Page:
The global diabetes community once had high expectations for continuous glucose monitoring (CGM) systems, but the technology hasn’t caught on as quickly as anticipated. Costs, human factors, questions on how to use the data, measurement reliability, and no standards for displaying results have hindered its adoption in many areas of the world.

To improve the clinical utility of CGM systems, the European Association for the Study of Diabetes and the American Diabetes Association Diabetes Technology Working Group issued a joint scientific statement that makes recommendations to all interested stakeholders including manufacturers, regulatory agencies, researchers, clinicians, and patient groups. “The aim is to improve safety and efficacy in order to support the advancement of the technology in achieving its potential to improve quality of life and health outcomes for more people with diabetes,” the groups stated.

CGM aims to improve metabolic control by continually tracking glucose levels in the interstitial fluid. Some systems are viewed in real-time, others are blinded to the user. Implantable CGM devices are becoming available, although most are inserted into the skin and worn externally by consumers. Clinical studies and trial results generally support the advantages of CGM technology, although the clinical evidence of benefit is stronger for type 1 diabetes than type 2 diabetes. CGM devices have some design limitations and technical problems, as they cause rashes in some individuals and their sensors can malfunction. Wearing a device continually can be burdensome and there also are high costs associated with maintaining CGM.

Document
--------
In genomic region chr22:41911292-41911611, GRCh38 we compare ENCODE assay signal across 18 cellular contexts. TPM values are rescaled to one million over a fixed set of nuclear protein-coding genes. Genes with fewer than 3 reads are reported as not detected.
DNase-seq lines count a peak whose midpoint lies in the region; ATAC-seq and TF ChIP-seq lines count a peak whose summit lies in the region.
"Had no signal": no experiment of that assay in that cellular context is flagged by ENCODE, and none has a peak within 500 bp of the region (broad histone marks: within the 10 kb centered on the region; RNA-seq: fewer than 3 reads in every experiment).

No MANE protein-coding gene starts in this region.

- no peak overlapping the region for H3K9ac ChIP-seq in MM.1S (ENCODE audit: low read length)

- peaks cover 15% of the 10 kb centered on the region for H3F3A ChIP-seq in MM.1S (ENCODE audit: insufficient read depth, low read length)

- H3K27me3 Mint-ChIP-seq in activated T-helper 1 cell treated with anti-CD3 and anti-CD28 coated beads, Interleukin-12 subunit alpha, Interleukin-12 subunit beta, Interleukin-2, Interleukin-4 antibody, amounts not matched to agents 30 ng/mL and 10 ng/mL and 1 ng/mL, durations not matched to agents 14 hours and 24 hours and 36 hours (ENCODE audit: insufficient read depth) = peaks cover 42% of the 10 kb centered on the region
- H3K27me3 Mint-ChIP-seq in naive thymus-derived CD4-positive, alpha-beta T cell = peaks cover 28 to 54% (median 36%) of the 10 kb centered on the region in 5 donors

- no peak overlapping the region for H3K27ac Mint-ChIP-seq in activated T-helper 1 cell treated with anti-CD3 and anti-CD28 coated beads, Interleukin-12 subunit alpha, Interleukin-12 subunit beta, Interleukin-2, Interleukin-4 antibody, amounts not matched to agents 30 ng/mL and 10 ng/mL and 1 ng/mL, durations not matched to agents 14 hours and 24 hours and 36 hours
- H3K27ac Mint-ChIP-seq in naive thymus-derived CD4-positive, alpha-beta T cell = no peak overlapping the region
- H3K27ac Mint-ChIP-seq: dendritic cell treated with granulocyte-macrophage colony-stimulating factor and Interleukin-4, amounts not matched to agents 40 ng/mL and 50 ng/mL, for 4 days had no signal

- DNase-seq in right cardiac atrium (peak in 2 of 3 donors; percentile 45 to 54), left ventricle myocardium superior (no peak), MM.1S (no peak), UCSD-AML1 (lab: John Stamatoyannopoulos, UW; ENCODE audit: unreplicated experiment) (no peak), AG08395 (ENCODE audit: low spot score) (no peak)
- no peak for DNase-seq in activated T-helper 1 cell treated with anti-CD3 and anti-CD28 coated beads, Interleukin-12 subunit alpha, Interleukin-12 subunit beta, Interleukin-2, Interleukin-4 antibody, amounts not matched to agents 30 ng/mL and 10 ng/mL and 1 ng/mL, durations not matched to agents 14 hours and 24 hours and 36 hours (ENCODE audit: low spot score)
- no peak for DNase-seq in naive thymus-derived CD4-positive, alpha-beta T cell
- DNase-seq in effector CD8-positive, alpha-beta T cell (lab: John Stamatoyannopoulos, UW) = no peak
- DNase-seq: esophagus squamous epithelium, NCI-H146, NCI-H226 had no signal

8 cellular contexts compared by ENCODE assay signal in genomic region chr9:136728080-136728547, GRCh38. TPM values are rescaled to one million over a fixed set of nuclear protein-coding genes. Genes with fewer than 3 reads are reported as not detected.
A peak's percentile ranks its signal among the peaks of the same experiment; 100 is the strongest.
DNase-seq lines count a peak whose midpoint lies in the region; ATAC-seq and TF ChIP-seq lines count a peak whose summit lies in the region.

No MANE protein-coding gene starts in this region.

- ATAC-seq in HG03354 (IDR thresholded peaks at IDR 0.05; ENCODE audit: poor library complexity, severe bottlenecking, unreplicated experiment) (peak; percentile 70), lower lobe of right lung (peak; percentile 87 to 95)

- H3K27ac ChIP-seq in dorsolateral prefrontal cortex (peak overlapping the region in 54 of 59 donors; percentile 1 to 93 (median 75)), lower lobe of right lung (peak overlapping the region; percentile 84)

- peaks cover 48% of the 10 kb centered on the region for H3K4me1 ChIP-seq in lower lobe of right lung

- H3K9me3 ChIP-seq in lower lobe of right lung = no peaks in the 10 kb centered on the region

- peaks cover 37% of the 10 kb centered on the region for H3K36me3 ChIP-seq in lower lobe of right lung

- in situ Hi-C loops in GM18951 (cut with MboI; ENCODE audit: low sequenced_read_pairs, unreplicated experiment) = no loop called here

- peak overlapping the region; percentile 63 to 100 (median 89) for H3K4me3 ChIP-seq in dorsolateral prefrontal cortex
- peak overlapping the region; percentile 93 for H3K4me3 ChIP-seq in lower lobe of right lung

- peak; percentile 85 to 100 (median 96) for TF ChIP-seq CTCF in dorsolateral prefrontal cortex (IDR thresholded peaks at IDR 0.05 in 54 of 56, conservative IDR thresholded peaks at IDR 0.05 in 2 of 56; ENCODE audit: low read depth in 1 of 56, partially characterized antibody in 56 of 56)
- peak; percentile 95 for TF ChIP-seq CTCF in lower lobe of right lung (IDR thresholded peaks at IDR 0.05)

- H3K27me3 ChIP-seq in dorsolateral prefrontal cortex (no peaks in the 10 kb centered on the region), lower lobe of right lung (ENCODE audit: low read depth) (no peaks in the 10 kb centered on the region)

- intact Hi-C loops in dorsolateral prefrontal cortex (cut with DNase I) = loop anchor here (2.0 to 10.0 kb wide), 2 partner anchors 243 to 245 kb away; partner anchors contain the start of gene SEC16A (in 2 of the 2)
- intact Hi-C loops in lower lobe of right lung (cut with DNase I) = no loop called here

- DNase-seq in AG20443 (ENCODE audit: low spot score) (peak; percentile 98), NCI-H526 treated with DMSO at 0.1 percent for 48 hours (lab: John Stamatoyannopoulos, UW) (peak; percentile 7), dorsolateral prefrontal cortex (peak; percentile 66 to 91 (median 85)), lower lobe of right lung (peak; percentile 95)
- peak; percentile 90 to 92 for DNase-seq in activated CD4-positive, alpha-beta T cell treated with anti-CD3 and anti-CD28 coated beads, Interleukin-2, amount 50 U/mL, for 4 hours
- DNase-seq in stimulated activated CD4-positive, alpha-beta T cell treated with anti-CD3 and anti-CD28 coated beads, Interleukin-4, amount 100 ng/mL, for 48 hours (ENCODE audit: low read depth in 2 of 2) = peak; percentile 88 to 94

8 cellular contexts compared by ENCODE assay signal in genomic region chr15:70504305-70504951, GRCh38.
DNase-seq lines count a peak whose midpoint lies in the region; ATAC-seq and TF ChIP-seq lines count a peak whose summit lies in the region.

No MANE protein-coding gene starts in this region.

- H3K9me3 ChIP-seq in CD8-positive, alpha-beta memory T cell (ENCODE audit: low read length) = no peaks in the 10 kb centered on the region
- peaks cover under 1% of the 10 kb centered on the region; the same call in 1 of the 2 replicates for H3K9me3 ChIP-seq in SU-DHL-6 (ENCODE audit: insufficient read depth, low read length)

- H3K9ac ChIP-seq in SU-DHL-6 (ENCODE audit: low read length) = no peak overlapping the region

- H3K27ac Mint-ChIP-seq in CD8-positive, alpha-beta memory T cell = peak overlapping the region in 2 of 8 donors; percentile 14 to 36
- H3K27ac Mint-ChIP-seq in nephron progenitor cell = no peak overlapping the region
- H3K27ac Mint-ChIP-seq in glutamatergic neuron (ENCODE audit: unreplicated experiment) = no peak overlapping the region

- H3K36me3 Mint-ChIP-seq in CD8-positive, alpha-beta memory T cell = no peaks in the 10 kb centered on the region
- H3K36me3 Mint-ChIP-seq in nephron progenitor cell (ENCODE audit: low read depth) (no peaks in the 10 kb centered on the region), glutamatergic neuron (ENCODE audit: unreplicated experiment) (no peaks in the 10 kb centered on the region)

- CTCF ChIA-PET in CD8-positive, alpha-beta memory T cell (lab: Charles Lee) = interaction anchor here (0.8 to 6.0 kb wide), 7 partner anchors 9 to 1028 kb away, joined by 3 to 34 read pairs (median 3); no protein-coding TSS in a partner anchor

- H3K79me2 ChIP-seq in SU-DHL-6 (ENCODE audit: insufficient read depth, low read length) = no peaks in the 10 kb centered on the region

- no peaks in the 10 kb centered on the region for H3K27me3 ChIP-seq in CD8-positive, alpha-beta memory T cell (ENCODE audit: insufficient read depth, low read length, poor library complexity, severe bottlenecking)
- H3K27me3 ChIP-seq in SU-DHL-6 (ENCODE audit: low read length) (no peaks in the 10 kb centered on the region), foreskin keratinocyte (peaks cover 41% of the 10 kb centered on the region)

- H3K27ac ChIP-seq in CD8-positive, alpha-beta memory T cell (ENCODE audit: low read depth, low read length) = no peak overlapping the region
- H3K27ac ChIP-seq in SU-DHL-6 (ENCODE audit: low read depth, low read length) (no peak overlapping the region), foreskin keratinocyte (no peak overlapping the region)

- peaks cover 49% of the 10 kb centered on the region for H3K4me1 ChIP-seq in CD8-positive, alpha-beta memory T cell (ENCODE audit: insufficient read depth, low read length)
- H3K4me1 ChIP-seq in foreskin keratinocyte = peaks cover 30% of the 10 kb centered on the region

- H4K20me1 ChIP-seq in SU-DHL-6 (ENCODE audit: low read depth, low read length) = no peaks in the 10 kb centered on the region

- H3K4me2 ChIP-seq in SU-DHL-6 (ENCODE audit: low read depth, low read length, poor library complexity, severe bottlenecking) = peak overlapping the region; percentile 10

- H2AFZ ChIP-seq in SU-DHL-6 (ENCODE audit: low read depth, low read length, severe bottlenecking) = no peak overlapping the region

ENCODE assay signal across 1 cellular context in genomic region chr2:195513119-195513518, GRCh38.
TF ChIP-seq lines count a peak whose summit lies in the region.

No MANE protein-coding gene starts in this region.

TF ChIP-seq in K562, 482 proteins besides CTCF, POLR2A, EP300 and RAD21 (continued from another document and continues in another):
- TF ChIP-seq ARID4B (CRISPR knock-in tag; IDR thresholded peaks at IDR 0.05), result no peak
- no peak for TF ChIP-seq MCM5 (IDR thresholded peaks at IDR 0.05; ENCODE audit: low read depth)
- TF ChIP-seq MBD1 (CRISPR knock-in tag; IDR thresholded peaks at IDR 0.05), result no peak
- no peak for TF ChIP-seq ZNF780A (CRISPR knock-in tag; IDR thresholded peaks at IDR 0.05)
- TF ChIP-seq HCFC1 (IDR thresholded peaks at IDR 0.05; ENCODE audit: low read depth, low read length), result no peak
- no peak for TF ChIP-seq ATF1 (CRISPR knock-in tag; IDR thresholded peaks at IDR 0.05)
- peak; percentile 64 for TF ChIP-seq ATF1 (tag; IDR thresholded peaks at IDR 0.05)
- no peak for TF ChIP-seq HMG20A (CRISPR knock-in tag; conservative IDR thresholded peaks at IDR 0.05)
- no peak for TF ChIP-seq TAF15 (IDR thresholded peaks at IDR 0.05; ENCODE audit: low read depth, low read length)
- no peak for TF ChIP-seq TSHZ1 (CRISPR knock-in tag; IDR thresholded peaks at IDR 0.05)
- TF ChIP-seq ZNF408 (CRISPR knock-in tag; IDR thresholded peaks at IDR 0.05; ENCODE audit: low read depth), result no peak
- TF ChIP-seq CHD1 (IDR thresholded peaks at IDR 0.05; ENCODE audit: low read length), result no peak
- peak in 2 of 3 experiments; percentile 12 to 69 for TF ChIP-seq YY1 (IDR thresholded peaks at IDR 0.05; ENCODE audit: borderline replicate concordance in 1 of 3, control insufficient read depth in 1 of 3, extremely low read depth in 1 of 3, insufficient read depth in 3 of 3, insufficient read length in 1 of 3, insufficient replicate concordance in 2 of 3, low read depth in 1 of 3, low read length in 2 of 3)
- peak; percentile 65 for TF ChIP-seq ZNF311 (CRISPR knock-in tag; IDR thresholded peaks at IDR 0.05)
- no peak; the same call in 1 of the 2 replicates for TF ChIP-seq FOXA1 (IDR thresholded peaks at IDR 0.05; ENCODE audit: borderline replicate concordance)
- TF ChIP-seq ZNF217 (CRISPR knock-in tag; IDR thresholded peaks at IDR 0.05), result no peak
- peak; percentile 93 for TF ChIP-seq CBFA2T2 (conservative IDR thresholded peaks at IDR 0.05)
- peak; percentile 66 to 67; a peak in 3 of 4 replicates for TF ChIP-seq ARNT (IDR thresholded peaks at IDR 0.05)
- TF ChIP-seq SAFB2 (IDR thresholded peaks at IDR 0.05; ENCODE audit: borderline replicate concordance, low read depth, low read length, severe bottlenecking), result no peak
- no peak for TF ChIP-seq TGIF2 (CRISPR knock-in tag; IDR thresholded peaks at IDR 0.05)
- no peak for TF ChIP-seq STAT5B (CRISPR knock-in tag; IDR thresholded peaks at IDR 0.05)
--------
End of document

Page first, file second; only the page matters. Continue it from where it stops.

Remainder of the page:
“Insufficient evidence of clinical utility and reliability and the lack of consistent reimbursement contribute to limited use of CGM across large populations of people with diabetes who could potentially benefit,” the groups indicated. Improving CGM use requires a global effort from all interested parties to invest in clinical trials that would evidence the value of this technology to consumers, and to standardize CGM-measured glucose data reported from these trials, they suggested. The groups also called for structured pre-marketing evaluations of CGM system performance, making safety reports available to regulators after market approval, and fostering collaborative relationships among stakeholders.

The authors advised that:

  1. Regulatory agencies establish a well-organized and independent premarketing and post-approval process to evaluate CGM system performance;
  2. Manufacturers work with academia and healthcare professionals to educate people with diabetes about CGM, packaging the output data in usable formats for major electronic health record companies;
  3. Researchers and academics develop improved algorithms for CGM and automated insulin delivery systems performance;
  4. Research funding bodies fund larger, more comprehensive “class” studies that incorporate more than one CGM system, and large independent registry studies;
  5. Patient groups, health professionals, and medical associations work with major diabetes organizations and other patient advocacy groups to broaden access to CGM to diabetics interested in using these devices on a regular basis; and
  6. Consumers of CGM technology, including patients, family members, and caregivers, inform manufacturers and appropriate regulatory agencies of any device malfunctions or errors.

“For this vision to be realized without further delay, we call upon regulators and manufacturing companies to work urgently with health professionals and people with diabetes to create an environment with much greater standardization of outcome measures, a high level of attention to safety issues, and full transparency of adverse event reporting,” the authors summarized.